Laura brought us Radio Eve with Edmonton’s Ariane Mahryke Lemire, a singer-songwriter who performs in both French and English. She has just released a new CD, Décousue, out and you can catch her tomorrow night at Savoy!

Listen to the podcast

Legislating Sexualities in Alberta

Updated: Note the new location, FAB 220

The Political Science Graduate Association and the Faculty of Arts at the University of Alberta are presenting the panel Legislating Sexualities in Alberta.  It will be held from 12-2pm on Friday, February 5, 2010 in FAB 220, University of Alberta North Campus. More information can be found on the facebook page:

This panel will bring together a number of interested and informed actors to discuss the implications of the Alberta government’s actions and attitudes pertaining to sexual minorities. The motivations, repercussions and significance of the Adult Interdependent Relationships Act (AIRA), Bill 44, the de-listing of gender reassignment surgery, and eventual declaration of pride in Edmonton will be considered.


Lucas Crawford (English & Film Studies)
Dr. André P. Grace (Education)
Dr. Lois Harder (Political Science)
Dr. Cressida Heyes (Philosophy)
Rachel Notley (MLA for Edmonton-Strathcona)
Michael Phair (Education)

Laura has written a post for Blogosaurus Lex giving background information and asking questions on the issues this panel is discussing. From the post:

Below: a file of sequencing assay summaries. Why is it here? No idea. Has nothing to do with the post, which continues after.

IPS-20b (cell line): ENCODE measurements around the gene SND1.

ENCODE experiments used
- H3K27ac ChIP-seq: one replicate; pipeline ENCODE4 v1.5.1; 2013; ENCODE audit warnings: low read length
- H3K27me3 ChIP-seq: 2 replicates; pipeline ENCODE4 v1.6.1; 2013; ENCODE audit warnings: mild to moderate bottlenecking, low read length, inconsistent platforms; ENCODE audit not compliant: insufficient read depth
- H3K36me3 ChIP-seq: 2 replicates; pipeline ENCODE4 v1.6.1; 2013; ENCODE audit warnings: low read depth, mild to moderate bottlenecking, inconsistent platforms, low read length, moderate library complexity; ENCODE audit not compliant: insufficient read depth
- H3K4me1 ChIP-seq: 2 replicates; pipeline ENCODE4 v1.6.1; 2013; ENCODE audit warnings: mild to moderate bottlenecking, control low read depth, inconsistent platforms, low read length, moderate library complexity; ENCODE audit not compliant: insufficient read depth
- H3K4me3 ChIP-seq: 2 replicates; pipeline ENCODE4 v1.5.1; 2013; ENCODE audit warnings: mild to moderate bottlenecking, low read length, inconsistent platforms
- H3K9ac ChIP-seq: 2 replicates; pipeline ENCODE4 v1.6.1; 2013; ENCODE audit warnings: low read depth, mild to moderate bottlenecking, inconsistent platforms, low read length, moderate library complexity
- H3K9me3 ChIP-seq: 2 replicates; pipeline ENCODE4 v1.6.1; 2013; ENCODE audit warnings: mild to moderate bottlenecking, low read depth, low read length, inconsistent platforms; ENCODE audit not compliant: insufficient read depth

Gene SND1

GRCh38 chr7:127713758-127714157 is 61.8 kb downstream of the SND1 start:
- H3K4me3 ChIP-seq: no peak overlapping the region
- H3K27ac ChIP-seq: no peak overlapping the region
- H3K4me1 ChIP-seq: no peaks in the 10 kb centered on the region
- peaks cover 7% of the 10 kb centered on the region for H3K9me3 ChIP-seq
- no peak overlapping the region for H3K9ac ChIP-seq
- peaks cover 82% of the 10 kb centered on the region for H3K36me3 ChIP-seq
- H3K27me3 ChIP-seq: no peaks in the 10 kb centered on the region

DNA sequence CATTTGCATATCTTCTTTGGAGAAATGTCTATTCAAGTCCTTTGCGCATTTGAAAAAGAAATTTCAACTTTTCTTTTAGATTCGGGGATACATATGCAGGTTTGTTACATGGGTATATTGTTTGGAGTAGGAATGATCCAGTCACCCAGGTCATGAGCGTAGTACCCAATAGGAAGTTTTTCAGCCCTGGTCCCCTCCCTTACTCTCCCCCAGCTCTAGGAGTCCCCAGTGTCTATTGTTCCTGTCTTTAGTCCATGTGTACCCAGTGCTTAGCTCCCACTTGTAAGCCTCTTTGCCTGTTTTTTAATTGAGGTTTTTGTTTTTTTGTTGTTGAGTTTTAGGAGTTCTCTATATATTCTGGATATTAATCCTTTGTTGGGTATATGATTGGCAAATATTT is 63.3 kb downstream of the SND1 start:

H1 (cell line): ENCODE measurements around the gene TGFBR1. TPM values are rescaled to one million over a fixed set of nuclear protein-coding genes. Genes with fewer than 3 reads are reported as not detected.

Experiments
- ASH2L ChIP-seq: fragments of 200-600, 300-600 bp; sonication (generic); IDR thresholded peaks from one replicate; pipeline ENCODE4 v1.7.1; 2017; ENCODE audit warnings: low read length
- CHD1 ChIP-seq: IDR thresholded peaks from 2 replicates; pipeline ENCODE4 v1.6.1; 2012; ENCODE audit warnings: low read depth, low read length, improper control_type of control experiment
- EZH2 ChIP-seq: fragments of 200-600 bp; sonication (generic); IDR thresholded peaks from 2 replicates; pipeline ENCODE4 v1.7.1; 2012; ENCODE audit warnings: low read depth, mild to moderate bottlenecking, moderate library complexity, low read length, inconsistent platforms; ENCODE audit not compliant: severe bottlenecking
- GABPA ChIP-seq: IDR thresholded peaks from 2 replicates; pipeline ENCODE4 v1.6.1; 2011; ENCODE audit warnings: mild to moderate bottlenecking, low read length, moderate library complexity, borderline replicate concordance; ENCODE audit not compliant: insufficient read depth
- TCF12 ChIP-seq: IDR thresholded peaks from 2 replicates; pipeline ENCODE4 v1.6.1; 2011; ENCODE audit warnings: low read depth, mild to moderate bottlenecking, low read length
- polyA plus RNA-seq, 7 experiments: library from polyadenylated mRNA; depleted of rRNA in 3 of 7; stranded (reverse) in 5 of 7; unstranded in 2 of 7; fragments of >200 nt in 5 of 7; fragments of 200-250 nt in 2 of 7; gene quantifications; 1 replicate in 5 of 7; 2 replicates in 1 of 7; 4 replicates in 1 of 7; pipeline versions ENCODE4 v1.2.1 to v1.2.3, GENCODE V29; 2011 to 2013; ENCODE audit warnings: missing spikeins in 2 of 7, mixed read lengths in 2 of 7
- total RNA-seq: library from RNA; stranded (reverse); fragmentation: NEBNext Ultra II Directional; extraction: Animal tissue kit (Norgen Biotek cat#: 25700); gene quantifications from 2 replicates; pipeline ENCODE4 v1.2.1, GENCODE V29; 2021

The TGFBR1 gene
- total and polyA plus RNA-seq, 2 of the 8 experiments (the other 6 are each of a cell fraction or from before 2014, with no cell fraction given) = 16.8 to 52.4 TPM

The de-listing of gender reassignment surgery (GRS, also known as Sexual Reassignment Surgery, SRS) for transgendered Albertans raises questions about who we deem worthy of medical treatment and how marginalized minority groups are treated in Alberta. It also raises questions about how people are defined under the law. Our society is heavily invested in the idea of a gender binary and our laws and bureaucratic processes reflect that. Transgendered people in Alberta, and in most places, must identify themselves as male or female on government documents (India legally recognizes the hijra as a third gender, but even this is problematic, in part because it groups all non-conforming gender expression in to an ‘other’ category). Not conforming with one’s legally designated gender can have many legal consequences (US websites) going beyond discrimination.

Check out Blogosaurus Lex to read the rest.